Accessory to empire part 94

There has been loads of intelligent comment on Terry Eagleton’s piece in the Guardian, in which he tries to portray atheism as an extension of empire. I admit that my first reaction was one of weary disgust. I find that the contributions made by the pro-faith left to contemporary debate have become so poor, repetitive and badly argued that there’s just no point engaging. I did address Eagleton’s basic argument in this post. If he, Bunting, Milne etc ever change the record I will come back into the fray.

Check out the counterblasts from Mick, Martin (who has the link to the longer version of Eagleton’s piece, which you can read if you’re an LRB subscriber) Ophelia and Russell Blackford.

Two points in the article stood out for me: that we apparently have to choose between freedom of expression and anti-imperialism, and that the fact that some Islamists are terrorists is the only criticism of Islamism that can be made.

On this last point, Ophelia has the best response.

That’s it – that’s all he admits – ‘terrorism’ – by which he makes sure to let us know at the beginning he means only blowing legs off, he does not mean the terrorism of threatening girls with death if they keep going to school, of butchering girls who refuse a marriage or want to marry someone of their own choosing or get a job or wear jeans or refuse to wear a hijab, of yanking girls out of school and out of the country and marrying them off to a stranger. How dare he keep silent about all that? How dare he rant and rave at Hitchens and Grayling for not keeping silent about that?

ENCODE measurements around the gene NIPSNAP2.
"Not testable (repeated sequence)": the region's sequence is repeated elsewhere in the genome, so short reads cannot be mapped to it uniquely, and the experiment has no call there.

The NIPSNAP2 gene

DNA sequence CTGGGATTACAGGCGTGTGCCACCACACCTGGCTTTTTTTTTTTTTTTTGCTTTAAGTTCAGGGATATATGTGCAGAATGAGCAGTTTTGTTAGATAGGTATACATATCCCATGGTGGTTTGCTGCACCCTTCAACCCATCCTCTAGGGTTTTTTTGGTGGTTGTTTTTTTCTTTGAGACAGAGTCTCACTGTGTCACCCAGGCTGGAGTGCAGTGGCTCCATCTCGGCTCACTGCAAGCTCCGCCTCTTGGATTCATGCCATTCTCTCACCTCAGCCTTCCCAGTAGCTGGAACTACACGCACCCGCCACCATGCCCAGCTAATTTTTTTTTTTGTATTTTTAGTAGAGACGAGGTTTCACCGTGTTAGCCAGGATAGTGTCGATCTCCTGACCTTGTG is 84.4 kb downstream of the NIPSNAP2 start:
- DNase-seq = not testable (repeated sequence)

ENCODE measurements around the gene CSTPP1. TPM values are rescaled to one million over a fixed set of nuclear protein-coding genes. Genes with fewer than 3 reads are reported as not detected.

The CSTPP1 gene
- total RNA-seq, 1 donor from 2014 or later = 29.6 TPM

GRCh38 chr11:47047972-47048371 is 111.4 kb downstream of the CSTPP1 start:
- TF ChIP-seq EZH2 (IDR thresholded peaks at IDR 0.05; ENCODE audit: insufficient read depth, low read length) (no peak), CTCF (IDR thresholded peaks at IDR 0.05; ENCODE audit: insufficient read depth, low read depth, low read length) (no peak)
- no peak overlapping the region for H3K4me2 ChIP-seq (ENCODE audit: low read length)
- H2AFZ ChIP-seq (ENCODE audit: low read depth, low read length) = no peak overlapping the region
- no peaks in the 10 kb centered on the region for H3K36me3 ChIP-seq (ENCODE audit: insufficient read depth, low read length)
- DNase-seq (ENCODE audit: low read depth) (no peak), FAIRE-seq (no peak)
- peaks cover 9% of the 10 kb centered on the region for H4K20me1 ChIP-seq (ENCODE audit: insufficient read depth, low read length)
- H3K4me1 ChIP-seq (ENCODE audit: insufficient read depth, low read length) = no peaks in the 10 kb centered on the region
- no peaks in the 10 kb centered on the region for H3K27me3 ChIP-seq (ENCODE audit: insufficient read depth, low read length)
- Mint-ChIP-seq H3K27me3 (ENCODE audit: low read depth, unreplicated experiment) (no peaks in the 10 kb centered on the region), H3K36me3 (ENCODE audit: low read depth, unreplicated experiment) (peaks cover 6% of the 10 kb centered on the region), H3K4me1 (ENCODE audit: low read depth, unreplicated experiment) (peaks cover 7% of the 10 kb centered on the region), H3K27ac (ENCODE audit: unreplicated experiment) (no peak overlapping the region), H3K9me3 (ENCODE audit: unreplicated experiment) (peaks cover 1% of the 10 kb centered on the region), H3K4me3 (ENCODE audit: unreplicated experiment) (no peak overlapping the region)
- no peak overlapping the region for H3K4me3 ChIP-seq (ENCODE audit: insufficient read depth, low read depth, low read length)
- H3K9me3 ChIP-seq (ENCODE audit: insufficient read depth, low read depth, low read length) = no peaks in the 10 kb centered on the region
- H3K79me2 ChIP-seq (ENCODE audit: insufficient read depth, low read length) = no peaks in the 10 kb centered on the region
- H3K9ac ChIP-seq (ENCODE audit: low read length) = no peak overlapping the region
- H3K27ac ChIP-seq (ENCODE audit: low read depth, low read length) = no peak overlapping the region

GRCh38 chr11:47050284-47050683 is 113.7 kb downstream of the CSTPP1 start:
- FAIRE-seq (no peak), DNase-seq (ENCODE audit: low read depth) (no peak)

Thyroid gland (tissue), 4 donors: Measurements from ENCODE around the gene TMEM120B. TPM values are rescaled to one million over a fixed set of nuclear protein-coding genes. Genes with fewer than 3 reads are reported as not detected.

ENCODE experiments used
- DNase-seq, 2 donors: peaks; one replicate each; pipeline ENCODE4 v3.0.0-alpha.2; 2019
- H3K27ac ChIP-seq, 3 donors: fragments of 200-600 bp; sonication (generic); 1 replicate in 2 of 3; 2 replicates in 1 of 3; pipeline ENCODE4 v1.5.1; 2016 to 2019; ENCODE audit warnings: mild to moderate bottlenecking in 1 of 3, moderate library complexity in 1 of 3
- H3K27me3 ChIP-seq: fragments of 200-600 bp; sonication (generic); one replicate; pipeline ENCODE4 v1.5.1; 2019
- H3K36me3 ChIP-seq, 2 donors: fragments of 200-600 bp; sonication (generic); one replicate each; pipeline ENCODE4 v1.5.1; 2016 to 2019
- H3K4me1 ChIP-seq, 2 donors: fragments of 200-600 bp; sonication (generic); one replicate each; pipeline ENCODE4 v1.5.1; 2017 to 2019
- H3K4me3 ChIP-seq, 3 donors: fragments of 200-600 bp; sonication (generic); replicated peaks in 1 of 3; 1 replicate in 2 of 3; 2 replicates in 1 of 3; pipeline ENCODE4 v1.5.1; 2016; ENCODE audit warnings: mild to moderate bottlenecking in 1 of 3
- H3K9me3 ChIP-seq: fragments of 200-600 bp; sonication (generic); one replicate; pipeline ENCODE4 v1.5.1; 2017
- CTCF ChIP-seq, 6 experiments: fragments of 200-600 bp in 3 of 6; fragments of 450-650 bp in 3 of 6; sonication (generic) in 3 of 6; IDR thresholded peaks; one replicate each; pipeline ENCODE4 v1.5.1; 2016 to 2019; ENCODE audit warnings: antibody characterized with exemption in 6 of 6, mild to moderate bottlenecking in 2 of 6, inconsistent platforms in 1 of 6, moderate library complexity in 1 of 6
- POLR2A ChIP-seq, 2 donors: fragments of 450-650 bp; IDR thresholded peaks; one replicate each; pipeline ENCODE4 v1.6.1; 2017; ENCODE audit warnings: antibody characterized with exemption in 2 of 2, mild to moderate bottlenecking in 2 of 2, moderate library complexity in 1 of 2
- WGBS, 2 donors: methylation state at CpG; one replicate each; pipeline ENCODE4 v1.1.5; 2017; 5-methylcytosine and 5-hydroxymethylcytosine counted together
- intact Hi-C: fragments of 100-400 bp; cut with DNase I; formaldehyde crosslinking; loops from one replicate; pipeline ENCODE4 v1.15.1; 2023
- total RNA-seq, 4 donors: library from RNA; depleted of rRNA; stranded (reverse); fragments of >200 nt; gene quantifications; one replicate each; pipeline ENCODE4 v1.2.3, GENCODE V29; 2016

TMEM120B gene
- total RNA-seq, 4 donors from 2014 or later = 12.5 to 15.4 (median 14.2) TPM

Update: And Eve Garrard makes an excellent point in Martin’s comments.

I haven’t read the LRB piece, but critics of Enlightenment values who claim that they’re responsible for racism and imperialism might like to note that racism and imperialism are doing very nicely in parts of the world relatively unaffected by those values; and furthermore those countries which have done most to overcome gender and race discrimination, including the slavery which has been and in some places remains one of its most terrible manifestations, have been those which are most influenced by the values of the Enlightenment.

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